There are many things that can impact a negotiation or mediation, but a powerful influence on the potential success or failure of the session will be the mood of the parties. Are they positive and upbeat? Are they angry or depressed? As much as you may not want to be a cheerleader or a psychologist, getting your client in a positive mood may be the key to success.
Bad moods can result in negative reactions, according to an article in The Atlantic magazine. Scientists from Georgia Tech and Yahoo Labs have reported something strange about restaurant reviews. They appeared to be driven not so much about the food or service, but the weather.
After looking at more than a million online reviews, they found that there were much more positive reviews when the weather was nice and worse on any rainy day. Wet weather shouldn’t impact the taste of food, but it can impact our mood. Research going back decades, according to the article, shows that cloudy weather puts people in a huff, leaving worse reviews.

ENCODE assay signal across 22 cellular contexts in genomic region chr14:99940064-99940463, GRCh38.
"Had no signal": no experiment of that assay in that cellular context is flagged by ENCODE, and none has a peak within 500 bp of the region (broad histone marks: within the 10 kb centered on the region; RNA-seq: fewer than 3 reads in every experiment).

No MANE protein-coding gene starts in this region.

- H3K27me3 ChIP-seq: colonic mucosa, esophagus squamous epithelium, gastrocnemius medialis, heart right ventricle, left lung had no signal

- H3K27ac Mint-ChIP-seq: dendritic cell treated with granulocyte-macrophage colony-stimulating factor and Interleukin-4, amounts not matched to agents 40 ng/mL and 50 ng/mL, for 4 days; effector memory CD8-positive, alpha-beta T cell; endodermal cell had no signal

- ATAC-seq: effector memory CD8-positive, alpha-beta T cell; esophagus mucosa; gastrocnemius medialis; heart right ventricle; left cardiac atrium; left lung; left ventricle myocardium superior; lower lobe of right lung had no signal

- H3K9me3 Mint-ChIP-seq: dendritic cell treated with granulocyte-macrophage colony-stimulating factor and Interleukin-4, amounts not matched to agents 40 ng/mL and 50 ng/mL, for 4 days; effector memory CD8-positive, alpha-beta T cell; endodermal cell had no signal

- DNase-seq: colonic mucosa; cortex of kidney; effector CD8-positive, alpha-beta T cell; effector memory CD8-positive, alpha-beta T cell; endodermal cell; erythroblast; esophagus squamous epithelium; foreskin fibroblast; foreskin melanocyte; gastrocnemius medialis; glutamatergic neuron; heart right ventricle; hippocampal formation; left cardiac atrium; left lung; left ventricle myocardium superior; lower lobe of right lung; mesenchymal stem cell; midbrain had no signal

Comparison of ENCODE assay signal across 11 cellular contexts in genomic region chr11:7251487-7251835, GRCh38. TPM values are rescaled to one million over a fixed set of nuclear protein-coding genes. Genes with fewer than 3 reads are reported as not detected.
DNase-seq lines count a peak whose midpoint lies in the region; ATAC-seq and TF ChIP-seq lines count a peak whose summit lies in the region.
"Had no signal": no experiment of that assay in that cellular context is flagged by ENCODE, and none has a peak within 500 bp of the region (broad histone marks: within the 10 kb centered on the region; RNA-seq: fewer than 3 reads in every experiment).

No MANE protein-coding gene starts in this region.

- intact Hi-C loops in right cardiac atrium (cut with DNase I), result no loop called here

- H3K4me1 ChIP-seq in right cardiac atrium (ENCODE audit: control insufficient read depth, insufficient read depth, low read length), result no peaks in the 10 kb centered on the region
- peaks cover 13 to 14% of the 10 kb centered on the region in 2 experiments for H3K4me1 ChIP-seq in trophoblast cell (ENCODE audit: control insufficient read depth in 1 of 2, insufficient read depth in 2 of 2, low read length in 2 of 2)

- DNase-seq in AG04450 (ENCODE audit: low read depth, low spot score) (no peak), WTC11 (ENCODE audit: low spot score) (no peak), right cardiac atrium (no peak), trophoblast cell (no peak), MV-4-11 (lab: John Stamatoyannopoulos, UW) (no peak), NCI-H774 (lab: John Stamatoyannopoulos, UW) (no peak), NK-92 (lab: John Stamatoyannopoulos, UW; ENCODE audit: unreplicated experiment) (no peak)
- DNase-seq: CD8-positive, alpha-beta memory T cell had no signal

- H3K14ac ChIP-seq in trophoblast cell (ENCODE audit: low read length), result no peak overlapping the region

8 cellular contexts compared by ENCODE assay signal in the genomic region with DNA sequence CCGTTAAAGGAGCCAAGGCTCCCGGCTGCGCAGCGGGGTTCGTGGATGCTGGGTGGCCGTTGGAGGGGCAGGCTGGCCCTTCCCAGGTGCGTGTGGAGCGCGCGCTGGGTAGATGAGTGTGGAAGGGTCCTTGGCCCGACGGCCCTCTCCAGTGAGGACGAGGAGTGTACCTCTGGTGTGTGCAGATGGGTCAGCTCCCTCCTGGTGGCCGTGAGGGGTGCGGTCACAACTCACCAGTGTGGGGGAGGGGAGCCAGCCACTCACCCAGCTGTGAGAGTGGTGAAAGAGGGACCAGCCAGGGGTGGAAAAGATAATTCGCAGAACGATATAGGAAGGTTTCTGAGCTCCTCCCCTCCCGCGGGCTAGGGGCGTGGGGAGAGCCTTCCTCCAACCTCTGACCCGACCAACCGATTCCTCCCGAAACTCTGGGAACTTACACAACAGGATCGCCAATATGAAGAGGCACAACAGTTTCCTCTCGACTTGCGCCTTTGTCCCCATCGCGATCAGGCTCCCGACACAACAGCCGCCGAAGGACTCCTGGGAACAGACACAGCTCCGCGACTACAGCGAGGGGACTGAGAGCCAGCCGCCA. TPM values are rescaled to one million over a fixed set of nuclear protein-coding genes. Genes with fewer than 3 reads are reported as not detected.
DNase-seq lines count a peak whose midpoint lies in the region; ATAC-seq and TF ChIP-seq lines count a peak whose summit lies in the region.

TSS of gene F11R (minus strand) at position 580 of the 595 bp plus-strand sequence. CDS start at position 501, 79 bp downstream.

As much as we’d like to see ourselves as rational, fact driven decision makers, how we decide things can be strongly impacted by our feelings. Moods matter because they are present. We’re terrible at thinking about the future, so we make decisions based on how we feel, here and now, rather than trying to rationally predict how things will work out in the future.
Moods, despite their short lifespans, shape choices.
- Negative moods can lead to a procrastination doom loop, in which an individual perpetually delays important tasks (like settling a lawsuit) while waiting for an angel of inspiration to visit.
- Optimistic and happy people are associated with higher incomes, more successful social interactions, and longer lives. A positive mood can make a person sensitive to rewards in an environment while a foul mood makes us all too aware of all the downsides of the options in front of us.
Being in a bad mood isn’t always a bad thing. It heightens attention to detail. “If attention is like a spotlight, then a good mood will widen that spotlight, while a negative mood will focus it very tightly,” Adam Anderson, assistant professor of psychology at the University of Toronto, is quoted as saying. But “that kind of broad or diffuse attention can be detrimental in situations that demand a laser-like focus,” Anderson said.
To increase your chances reaching the resolution, as best you can before negotiating or mediating a case, try to accentuate the positive with your client, talk up the benefits of a settlement and pray for good weather.